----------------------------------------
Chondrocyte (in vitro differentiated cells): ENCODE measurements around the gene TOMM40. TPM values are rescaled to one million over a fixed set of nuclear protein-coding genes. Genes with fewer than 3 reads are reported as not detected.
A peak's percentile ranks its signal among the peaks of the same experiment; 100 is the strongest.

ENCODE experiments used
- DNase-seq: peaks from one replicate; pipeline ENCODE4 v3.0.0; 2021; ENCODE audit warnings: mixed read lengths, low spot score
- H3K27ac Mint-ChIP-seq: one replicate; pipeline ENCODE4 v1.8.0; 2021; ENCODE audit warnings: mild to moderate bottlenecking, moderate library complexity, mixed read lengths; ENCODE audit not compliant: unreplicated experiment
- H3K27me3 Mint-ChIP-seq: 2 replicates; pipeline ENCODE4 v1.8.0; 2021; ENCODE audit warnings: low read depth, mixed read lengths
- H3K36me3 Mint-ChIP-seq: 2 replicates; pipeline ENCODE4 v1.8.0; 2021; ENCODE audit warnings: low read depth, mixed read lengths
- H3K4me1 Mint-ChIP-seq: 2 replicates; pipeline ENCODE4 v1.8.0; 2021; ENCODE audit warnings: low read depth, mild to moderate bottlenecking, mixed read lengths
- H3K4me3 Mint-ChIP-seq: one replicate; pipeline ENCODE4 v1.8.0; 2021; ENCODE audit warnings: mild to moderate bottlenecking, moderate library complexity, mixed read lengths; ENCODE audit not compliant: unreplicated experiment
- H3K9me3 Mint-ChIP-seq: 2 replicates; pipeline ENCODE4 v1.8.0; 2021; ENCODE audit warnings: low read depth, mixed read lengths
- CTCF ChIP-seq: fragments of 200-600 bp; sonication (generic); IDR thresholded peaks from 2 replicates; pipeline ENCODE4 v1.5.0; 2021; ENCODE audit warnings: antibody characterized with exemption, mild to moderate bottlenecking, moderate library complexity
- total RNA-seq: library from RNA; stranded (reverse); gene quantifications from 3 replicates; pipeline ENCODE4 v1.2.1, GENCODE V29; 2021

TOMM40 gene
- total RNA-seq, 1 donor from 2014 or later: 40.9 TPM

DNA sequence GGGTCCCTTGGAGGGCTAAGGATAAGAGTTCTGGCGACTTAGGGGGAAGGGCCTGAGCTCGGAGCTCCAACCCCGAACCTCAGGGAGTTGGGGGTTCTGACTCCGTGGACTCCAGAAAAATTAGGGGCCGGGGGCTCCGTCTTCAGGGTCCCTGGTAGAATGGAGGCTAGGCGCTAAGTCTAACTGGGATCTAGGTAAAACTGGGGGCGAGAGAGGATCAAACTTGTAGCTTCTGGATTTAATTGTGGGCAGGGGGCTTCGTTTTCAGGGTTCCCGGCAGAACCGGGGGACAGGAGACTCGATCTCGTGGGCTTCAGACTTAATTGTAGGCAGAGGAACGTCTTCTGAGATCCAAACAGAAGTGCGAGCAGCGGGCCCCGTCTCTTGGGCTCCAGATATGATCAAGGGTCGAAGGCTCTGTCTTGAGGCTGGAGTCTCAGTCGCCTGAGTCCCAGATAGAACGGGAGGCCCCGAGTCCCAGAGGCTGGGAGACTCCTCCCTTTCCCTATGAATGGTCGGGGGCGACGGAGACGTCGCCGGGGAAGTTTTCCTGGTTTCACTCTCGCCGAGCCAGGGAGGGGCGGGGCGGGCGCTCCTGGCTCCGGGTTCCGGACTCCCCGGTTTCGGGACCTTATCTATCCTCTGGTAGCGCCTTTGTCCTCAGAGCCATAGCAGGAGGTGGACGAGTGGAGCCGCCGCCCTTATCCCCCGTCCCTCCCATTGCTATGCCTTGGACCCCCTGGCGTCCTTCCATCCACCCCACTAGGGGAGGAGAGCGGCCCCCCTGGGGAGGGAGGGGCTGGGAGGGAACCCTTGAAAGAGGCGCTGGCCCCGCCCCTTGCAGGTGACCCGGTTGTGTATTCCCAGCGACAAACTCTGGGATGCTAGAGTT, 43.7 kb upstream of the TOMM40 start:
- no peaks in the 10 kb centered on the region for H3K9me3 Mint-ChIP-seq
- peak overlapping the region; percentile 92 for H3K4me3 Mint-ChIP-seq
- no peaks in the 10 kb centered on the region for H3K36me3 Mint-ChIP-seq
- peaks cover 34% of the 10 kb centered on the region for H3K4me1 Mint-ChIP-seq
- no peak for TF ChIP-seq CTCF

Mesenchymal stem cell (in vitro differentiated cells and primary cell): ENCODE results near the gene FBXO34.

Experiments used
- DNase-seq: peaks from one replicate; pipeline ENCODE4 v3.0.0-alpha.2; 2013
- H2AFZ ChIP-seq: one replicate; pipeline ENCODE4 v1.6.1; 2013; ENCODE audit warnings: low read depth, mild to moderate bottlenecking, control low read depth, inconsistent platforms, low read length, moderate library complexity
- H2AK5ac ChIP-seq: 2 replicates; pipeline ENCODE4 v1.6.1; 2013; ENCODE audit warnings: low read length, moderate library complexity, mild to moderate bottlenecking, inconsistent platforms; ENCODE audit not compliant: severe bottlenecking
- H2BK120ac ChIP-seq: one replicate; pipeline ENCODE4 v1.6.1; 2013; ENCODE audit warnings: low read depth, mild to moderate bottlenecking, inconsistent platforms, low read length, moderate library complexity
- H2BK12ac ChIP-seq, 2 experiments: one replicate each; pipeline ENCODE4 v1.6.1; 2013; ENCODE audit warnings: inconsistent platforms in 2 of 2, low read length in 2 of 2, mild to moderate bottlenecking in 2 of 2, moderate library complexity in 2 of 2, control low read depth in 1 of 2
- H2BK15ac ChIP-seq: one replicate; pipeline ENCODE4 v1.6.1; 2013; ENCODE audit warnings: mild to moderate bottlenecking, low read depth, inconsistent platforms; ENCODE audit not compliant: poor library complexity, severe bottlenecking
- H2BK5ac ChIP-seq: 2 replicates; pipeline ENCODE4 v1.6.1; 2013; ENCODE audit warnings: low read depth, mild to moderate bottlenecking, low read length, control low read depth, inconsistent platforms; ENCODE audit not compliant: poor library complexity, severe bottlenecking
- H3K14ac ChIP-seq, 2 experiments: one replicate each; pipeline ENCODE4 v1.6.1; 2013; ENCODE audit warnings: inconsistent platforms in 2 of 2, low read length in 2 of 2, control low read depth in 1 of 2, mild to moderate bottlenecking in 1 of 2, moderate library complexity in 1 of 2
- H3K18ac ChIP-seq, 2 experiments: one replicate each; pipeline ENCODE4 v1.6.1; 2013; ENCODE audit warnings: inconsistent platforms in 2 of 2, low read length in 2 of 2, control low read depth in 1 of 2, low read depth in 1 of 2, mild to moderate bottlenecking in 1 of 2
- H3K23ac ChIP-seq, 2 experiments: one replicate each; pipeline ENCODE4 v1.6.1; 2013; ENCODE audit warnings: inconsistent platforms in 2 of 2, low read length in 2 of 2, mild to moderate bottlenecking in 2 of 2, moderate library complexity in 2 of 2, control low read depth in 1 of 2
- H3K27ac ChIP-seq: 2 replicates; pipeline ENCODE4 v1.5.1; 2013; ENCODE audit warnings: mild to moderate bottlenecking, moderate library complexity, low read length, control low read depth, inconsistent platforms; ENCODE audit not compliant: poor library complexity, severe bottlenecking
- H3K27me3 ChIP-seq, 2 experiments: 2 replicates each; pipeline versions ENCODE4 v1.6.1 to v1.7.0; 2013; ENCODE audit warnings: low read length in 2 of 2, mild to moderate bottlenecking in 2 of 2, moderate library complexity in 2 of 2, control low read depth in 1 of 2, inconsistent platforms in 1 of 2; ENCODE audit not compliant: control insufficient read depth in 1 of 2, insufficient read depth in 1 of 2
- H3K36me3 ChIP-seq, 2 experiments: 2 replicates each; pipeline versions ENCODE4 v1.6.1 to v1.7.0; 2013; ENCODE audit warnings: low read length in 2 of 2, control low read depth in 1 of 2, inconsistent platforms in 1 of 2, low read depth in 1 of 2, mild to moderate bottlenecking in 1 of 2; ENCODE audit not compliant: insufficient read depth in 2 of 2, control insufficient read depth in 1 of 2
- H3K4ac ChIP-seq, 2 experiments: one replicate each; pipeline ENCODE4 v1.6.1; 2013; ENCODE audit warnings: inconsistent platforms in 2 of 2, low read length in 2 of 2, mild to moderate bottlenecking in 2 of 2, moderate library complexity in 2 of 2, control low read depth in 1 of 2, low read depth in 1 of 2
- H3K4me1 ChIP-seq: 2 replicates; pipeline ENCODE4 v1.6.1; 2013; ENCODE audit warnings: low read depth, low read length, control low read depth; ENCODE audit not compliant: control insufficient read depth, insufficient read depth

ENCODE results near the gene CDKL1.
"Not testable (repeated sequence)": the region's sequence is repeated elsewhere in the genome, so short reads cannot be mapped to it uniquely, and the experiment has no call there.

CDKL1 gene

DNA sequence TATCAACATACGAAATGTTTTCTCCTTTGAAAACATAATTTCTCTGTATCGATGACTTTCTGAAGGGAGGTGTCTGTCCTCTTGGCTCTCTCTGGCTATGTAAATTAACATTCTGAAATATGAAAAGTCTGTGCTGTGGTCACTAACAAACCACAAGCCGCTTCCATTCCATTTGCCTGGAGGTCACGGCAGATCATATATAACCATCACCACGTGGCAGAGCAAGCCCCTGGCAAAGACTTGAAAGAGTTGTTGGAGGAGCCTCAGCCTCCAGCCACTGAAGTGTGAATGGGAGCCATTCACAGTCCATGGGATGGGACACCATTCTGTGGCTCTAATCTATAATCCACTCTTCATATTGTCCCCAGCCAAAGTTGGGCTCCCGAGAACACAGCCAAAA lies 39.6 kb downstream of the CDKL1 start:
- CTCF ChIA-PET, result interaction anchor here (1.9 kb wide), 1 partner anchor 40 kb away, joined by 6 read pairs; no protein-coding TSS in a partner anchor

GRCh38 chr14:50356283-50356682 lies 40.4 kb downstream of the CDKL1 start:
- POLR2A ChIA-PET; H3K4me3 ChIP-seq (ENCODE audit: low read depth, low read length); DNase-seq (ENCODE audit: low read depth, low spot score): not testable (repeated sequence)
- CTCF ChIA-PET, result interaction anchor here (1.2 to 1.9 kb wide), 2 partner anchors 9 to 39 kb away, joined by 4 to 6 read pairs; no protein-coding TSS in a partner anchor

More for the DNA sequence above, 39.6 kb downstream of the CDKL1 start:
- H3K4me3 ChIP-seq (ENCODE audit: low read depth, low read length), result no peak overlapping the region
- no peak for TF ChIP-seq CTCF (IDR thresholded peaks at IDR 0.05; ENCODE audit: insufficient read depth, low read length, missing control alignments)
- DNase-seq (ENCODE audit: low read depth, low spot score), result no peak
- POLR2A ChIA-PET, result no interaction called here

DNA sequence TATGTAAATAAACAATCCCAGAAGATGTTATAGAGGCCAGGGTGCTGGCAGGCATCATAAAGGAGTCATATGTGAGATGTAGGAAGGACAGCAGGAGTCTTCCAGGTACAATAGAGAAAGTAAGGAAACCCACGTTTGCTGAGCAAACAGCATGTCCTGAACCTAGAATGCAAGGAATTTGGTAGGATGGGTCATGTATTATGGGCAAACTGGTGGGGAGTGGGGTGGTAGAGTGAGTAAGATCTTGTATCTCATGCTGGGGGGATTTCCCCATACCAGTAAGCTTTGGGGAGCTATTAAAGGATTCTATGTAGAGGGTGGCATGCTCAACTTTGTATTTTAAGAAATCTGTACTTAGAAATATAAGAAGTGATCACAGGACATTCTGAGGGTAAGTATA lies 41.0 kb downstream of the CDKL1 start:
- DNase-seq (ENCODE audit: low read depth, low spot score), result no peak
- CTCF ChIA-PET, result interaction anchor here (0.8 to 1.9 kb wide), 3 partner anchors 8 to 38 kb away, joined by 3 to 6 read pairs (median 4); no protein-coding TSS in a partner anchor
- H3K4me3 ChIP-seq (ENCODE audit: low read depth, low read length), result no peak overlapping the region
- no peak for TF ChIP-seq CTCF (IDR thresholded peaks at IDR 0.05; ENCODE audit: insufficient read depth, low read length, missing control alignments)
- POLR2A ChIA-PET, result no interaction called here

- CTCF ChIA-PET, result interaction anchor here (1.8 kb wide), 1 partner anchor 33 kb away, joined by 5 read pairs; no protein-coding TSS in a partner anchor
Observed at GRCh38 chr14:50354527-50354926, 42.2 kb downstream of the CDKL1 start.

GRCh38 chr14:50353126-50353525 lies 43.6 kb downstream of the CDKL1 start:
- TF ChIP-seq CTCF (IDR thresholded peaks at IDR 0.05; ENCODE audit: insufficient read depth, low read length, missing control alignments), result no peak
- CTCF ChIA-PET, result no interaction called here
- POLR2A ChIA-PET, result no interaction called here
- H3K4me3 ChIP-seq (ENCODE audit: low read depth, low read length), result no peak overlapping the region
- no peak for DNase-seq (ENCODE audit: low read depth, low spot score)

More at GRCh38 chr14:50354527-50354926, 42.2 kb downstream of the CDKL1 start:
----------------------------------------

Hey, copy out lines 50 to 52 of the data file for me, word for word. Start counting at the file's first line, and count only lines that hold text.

- POLR2A ChIA-PET, result no interaction called here

DNA sequence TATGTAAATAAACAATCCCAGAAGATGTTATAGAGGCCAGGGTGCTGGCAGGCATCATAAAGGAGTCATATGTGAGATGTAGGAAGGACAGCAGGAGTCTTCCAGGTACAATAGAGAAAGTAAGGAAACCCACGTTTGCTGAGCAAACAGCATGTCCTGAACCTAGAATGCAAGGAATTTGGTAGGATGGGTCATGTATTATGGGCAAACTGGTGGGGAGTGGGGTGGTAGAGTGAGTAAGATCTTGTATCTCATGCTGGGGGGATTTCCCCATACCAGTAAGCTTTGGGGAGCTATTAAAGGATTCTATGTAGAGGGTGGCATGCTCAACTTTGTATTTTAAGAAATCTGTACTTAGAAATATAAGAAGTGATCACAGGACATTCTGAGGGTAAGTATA lies 41.0 kb downstream of the CDKL1 start:
- DNase-seq (ENCODE audit: low read depth, low spot score), result no peak